10. Thanks all for your comments. I hope I haven't hijacked this thread and if the moderators wish to move it I understand. cagarini Sounds you might be doing your autos from a zero airspeed start. That's ok if you are doing engine failure in the hover but not how we teach autos. At zero airspeed you have a high power setting to drive the rotor whose blades are at a high angle of attack, so if you shut the throttle the drag on the blades is high thus a rapid fall in RRPM. All entries into practice autos is done at altitude whilst at cruise speed, by first lowering the collective then closing the throttle (don't shut the engine off). We do engine failures in the hover from around a skid height of 20', close the throttle, let the aircraft begin descent then use all the collective to cushion the landing. Practice these with a bit of head wind will make it easier. Low level low speed engine failures from about 100' are a different technique again. Remember, you are not in autorotation until you have established an upward airflow into the rotor by means of the helicopter's descent, as its this airflow that keeps the rotor turning to produce lift. Try this..... Dial in 10 to 15 kts of wind. We never risk the helicopter doing practice autos in nil wind. If you have a Radio Altimeter (Radalt) fitted set the bug to 100'. The art of pulling off a good auto is to enter it correctly by always maintaining the correct balance (pedals to centre the ball), adopting the Autorotative Descent Speed of 50 to 60 kts (I initially use 60 Kts). This speed range is important as less than 50 kts or greater than 60 kts will increase the rate of descent markedly thus reduce your range to reach a landing site. The 206's Best Rate of Climb Speed (BROC) and Minimum Rate of Descent Speed (MROD) is 52 kts indicated. This is the airspeed where there is the highest power margin available thus the lowest collective setting thus the lower blade angle of attack along with drag. All a bit tecky I know. Turn into wind and with the collective maintain the RRPM within the limits of 90 to 107% RRPM not the N2 needle which may not be together with the rotor needle during this procedure. The higher the RRPM the more energy you will have for the landing. At 500' agl slowly open the throttle to flight idle (fully open) remembering to correct the balance every time you alter any of the controls. At 100' agl do a gently flare of say 10o nose up to slow the rate of descent without causing the helicopter to 'balloon' ie climb. At low level (a judgment call this one) raise the collective a little to further reduce the rate of descent then with the cyclic lower the nose to level the skid and use the collective to cushion the run on landing. That's how power recovery auto is done in the real world, but we're in a sim who only has the fixed math values of the .cfg and .air files to set how our helicopter flys and reacts. Coupled with a 2D image on the screen, our eyes are missing their true depth of field function we use in the real world. Thus the rate of closure in a sim is not presented accurately to us. Attempting to pull off a successful engine off auto in a sim is so none representative of a real auto IMO. So don't be disappointed if you can't do nice autos in a sim, mine are still very ordinary as I instinctively fly as I would the real aircraft. Peter I can only answer for ops here in Oz. Most single engine helicopters are only VFR whilst the multi-engine ones usually rated for IFR. Predominately IFR rotary are procedurally handled the same as for fixed wing using the same approach procedures both precision and non precision. There are some rotary specific approaches such as to helipads and helidecks too. Rotary in VFR conditions can make use of special low vis rules that allows us to scoot along at 700' agl, vis of 800m and at a speed for obstacle avoidance simply because we can land most anywhere and don't need runways as fixed wing do. The pilot is responsible to ensure the landing area is "safe for landing" and have the permission of the owner of the land. Local by-laws sometimes restrict helicopter ops too. Sorry, very long winded again!! Geoff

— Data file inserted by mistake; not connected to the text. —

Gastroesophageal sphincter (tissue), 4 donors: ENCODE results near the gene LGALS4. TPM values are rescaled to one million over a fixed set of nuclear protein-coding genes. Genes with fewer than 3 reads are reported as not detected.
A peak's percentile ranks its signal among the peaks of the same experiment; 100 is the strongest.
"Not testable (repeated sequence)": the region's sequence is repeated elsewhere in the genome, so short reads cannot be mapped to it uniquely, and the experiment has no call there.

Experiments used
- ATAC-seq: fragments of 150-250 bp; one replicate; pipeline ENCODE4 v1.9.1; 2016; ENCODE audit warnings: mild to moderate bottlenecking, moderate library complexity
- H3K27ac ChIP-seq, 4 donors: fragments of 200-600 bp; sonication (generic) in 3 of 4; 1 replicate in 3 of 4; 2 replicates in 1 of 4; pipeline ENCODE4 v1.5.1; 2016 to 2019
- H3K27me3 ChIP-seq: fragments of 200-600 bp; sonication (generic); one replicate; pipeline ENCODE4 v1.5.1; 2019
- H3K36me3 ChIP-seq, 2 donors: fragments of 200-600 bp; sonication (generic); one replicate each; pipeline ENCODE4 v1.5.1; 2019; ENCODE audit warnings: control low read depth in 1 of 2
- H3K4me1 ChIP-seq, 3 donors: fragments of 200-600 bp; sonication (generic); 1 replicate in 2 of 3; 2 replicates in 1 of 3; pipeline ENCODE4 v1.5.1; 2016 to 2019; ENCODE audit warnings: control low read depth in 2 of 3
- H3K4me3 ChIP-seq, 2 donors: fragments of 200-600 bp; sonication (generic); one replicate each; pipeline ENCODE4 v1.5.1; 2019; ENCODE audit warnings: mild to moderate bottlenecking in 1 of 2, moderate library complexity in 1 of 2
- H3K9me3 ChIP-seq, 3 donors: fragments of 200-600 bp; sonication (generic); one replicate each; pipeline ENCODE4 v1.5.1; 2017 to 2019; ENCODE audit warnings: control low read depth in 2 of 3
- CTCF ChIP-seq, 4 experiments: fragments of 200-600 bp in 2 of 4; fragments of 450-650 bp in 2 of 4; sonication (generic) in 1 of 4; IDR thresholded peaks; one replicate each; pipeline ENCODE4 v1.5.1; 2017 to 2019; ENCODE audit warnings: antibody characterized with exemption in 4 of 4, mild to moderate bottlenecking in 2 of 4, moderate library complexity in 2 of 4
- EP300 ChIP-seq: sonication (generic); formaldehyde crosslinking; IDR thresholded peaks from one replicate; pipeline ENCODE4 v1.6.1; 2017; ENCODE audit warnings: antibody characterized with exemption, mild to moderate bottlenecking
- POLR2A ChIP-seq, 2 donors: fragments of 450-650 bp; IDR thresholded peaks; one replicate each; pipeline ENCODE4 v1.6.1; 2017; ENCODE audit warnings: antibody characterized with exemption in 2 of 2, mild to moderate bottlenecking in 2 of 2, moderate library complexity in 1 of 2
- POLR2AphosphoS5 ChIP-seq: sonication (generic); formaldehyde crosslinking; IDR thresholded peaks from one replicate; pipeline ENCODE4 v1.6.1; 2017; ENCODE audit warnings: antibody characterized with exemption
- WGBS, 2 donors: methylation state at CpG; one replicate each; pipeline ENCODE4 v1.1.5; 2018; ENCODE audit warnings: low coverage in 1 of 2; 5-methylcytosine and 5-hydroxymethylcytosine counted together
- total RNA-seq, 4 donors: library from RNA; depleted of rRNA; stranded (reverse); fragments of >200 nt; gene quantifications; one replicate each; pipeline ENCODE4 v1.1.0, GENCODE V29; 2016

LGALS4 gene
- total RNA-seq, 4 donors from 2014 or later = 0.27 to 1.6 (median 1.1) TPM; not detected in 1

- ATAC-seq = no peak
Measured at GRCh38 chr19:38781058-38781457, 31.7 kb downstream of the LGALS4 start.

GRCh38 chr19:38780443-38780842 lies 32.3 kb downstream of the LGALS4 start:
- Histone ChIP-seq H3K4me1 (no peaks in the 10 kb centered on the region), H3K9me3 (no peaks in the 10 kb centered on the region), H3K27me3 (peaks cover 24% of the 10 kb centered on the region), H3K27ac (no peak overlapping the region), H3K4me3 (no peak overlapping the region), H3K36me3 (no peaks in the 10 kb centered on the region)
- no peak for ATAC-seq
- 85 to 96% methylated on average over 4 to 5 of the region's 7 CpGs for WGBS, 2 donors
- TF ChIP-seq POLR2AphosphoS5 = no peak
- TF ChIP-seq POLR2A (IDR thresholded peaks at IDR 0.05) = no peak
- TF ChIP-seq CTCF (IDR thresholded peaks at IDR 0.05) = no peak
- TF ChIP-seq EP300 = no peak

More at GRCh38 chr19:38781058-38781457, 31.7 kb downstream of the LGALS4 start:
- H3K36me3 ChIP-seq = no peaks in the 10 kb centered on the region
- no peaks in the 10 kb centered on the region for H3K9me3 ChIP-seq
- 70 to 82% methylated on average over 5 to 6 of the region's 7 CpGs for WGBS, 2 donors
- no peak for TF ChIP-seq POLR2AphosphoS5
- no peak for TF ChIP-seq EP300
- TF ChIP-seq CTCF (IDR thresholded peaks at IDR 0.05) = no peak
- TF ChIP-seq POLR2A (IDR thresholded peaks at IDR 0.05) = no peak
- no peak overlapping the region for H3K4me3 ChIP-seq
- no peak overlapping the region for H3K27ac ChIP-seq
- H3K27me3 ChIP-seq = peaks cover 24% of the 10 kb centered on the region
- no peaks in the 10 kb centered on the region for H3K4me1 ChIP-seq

11. qqwertzde Peter, As a 13,000 hour helicopter ATP/CP and FI, I find the same thing about flying helicopter sims compared to the real thing. You have to treat it like what it is, a computer. Even the full motion Cat D stuff we fly as part of our annual re currency has its issues. Try this.....with nil wind set, the throttle at flight idle (full open), raise the collective SLOWLY bit by bit scanning every few seconds at the Torque gauge. My Bell 206 in my Flyit sim will commence to lift at 60%. Leave the collective at your commencing to lift TQ plus another 5% and don't touch it. Depending on your setup, if it is a physical lever apply the friction so as to hold the collective so it does not 'fall'. DO NOT look close in, you'll fly backwards. The changes you will see first outside not on the instrument panel. Look into the distance and with cyclic correct any attitude change you see with very small inputs and by a set amount and watch to see the effect. If it is too much remove half of what you just did and see how that goes. Fly by trending not rushing to fix it. By scanning I mean whilst looking outside decide what instrument you want to read. then come inside with your gaze and "take a snapshot" of the instrument then immediately go back outside to your references and analyse what you saw on the instrument. Decide what change you need to make and using this scanning technique make the change. Instruments have a latency so don't expect to see a result instantaneously. But give yourself a break, hovering is not the first sequence we teach newbies, its about the 4th before we even start. In the beginning start with the helicopter airborne and get use to the cyclic first, by setting the collective to say 70% (cruise setting) and keep the helicopter in balance with the pedals by scanning "the ball". Remember the saying "step on the ball" to fix the balance because if out of balance you are side slipping along with not getting a correct airspeed reading as the pitot is cocked off line to the relative airflow. Any change to any one of the controls in a helicopter has a secondary effect on the other two. For example if you raise the collective to climb, the nose will come up and to the right, and the ball will move left (so step on the ball with some left pedal - torque effect). The opposite happens when you lower the collective. Be patient, its not easy but it will come. When you are ready to have a go at hovering, choose an area where there are no obstacles, hover around 100 feet agl and make small changes and wait to see the effect. Until you get proficient at hovering, when landing, do a run on landing around 10 to 15 knots. This will keep you close to above Translation Lift speed where below TL speed more power (collective) is required to replace the lift lost by the reduction of airflow into the rotor as a consequence of the helicopter's forward motion. No one that I've ever met learnt to fly a helicopter in an hour. Cheers Geoff